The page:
USMC troops in support of Special Purpose Marine Air-Ground Task Force UNITAS LXIII provide cover for a Brazilian amphibious assault vehicle conducting an amphibious assault training event during exercise UNITAS LXIII in Itaoca, Brazil, 16 September 2022.
Credit: USMC/Lance Cpl David Intriago

Amazon Security on the Agenda

One key item on the agenda was the protection of the Amazon rainforest with both presidents pledging to co-operate, and with the US announcing its intention to fund forest conservation to the tune of anywhere from USD 4.5 Bn to USD 9 Bn made to Brazil’s Amazon Fund, depending on what Biden can get approved. During the visit, the US special presidential envoy for climate, John Kerry, and Brazil’s Environment Minister, Marina Silva, also took part, with Kerry having apparently already been to Brazil to meet the new administration and agree on the details of this fresh environmental cooperation. Kerry said the forest had to be protected against those destroying it, which was a test for all humanity and vital – as the “lungs of the Earth” – in the fight against climate change, which, itself, poses an overarching threat to global security.

Brazil’s military is a key, established overseer of the Amazon’s protection, with the Brazilian Air Force, (Força Aérea Brasileira, FAB), conducting activities under the Amazon Protection System, or SIPAM. With average annual deforestation in the Brazilian Amazon having reached a 15-year high during the Bolsonaro years, the FAB and defence ministry have their work cut out if they are to achieve the new president’s announced goal of striving for zero deforestation. Importantly, during Lula’s first term as president, deforestation dropped off sharply. He has now committed to reinvigorating environmental protections and programmes with the aim of eliminating deforestation altogether, but that will only be possible with the full support of the new defence minister and his relevant commanders. Only time will tell how Amazon protections improve under this new government.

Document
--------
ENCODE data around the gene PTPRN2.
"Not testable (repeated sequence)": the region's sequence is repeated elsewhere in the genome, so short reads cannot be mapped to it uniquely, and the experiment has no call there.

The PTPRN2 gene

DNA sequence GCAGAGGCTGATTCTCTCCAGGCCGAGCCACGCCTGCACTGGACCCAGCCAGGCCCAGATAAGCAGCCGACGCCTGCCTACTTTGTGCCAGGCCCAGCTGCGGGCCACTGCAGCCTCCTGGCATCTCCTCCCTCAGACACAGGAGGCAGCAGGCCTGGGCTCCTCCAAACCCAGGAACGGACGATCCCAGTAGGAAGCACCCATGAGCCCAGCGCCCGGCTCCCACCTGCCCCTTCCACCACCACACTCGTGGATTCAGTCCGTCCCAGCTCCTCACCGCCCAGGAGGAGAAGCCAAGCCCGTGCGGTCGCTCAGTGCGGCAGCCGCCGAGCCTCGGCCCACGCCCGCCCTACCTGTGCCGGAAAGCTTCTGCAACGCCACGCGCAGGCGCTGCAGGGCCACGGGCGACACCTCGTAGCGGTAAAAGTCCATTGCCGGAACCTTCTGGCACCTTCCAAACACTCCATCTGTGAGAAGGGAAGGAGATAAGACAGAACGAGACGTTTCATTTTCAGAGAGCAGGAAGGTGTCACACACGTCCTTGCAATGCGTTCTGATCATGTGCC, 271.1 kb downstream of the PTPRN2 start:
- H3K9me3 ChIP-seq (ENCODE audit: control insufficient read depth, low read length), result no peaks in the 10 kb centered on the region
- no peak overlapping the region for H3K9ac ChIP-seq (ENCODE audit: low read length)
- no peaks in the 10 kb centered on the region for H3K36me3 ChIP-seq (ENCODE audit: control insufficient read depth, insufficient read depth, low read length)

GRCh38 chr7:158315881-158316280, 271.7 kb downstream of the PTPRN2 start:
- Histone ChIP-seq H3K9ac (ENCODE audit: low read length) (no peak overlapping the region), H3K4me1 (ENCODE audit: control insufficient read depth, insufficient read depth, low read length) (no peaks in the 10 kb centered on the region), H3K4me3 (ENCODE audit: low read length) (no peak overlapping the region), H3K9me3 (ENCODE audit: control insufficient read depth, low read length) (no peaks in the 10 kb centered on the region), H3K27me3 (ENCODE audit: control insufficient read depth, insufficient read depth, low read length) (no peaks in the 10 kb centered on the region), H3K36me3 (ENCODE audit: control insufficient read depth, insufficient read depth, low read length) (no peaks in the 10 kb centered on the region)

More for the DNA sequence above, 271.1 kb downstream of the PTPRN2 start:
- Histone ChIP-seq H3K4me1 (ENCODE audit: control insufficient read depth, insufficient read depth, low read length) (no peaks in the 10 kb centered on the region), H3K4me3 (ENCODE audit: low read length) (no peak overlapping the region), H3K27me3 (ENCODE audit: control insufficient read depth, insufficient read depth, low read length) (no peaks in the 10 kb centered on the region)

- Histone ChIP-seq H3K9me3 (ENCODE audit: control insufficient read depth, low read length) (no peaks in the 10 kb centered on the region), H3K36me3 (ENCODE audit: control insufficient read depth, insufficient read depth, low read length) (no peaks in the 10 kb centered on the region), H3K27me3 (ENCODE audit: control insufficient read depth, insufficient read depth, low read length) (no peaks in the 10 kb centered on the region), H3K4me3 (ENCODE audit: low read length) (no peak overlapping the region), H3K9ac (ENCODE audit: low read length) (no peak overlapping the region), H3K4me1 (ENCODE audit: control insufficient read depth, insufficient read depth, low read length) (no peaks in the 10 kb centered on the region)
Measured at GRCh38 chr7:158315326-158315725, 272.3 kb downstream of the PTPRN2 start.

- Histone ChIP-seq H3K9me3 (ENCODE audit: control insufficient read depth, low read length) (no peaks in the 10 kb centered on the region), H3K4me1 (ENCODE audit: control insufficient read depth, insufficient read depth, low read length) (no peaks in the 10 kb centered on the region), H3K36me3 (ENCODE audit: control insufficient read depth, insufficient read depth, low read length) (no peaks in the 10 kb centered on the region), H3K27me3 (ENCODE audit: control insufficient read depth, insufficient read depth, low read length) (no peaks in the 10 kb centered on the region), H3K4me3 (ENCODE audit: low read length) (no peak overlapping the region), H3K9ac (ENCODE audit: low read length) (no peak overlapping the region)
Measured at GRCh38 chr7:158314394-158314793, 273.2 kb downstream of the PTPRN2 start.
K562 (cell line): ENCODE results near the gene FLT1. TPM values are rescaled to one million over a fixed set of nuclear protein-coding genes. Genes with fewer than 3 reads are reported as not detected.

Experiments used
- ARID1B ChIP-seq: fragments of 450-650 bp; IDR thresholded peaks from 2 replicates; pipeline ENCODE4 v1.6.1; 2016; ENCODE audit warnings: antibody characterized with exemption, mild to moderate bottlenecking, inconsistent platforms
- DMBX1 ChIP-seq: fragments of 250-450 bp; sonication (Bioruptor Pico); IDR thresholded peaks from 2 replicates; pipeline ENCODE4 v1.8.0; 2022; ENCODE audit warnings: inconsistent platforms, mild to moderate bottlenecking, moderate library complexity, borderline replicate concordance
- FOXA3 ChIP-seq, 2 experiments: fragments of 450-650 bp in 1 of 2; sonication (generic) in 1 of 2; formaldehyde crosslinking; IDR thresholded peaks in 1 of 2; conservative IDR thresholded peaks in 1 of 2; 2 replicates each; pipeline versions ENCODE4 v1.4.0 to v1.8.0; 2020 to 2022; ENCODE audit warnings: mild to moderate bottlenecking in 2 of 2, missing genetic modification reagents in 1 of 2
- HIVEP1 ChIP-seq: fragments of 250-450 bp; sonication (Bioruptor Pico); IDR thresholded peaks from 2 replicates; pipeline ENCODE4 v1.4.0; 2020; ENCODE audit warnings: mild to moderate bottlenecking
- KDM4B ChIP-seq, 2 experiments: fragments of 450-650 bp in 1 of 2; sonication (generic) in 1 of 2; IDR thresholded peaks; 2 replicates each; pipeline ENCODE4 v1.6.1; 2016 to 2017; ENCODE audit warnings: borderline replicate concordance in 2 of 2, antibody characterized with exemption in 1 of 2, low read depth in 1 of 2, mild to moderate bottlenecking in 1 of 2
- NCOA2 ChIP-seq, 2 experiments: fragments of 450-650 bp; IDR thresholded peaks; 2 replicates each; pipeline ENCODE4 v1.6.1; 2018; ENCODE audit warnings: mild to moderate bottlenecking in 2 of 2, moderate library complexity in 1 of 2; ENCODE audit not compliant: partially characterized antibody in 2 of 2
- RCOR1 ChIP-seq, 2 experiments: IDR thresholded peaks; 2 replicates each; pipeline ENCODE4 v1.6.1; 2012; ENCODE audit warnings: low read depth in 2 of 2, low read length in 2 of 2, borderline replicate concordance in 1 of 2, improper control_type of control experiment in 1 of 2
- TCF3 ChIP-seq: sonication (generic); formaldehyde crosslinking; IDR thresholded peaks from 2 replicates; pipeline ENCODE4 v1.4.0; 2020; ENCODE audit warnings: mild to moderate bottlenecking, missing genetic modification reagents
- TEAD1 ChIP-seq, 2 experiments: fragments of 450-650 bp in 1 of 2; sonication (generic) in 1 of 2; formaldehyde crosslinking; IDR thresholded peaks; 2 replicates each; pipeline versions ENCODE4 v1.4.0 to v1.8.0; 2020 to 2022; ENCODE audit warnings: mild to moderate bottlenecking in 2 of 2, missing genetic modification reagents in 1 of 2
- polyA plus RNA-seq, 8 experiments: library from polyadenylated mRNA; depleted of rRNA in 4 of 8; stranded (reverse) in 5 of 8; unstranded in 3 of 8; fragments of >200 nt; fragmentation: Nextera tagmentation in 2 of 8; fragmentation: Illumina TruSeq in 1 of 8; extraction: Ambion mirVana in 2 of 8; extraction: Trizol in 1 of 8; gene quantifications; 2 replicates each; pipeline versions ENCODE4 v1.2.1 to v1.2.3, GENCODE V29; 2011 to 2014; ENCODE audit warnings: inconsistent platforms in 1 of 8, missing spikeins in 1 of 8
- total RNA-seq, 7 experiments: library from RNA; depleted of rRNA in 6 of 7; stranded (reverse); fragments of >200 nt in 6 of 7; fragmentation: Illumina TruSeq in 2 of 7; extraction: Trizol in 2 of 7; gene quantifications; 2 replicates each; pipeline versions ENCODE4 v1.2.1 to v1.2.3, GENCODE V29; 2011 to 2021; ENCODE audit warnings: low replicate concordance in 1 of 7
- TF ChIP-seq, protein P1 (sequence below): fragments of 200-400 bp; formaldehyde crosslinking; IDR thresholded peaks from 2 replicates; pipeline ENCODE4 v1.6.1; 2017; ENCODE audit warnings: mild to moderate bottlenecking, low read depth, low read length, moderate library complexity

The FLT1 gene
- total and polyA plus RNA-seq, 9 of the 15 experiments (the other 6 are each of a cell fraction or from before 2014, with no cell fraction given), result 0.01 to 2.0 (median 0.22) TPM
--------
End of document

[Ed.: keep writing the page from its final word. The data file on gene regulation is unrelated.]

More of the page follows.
The FAB flies humanitarian missions as well as missions in cooperation with other government agencies, such as the Federal Police, to counter illegal activities. Humanitarian missions often deliver basic commodities to the Yanomami, a group of approximately 35,000 indigenous people who live in some 200–250 villages in the Amazon rainforest on the border between Venezuela and Brazil. Credit: FAB/Edwaldo Costa

Defence, Security and MNNA Status

Also discussed, according to a vague White House statement, was the two leaders’ interest in intensifying bilateral cooperation in, amongst other things, defence. Brazil has been a Major Non-NATO Ally (MNNA) with the US, a designation assigned to it in 2019 under the Trump Administration, though 18 other nations were also assigned this status by previous US administrations. Other MNNAs include: Argentina, Australia, Bahrain, Brazil, Colombia, Egypt, Israel, Japan, Jordan, Kuwait, Morocco, New Zealand, Pakistan, the Philippines, Qatar, South Korea, Thailand, and Tunisia. Under US law, being an MNNA provides foreign partners with certain benefits in areas of defence trade and security cooperation, although it does not involve any security commitments.

According to the US Department of State, the full gamut of benefits and privileges Brazil has gained as an MNNA, are:

  • Eligible for loans of materiel, supplies, or equipment for cooperative research, development, testing, or evaluation purposes;
  • Eligible as a location for US-owned War Reserve Stockpiles to be placed on its territory outside of US military facilities;
  • Can enter into agreements with the US for the cooperative furnishing of training on a bilateral or multilateral basis, if the financial arrangements are reciprocal and provide for reimbursement of all US direct costs;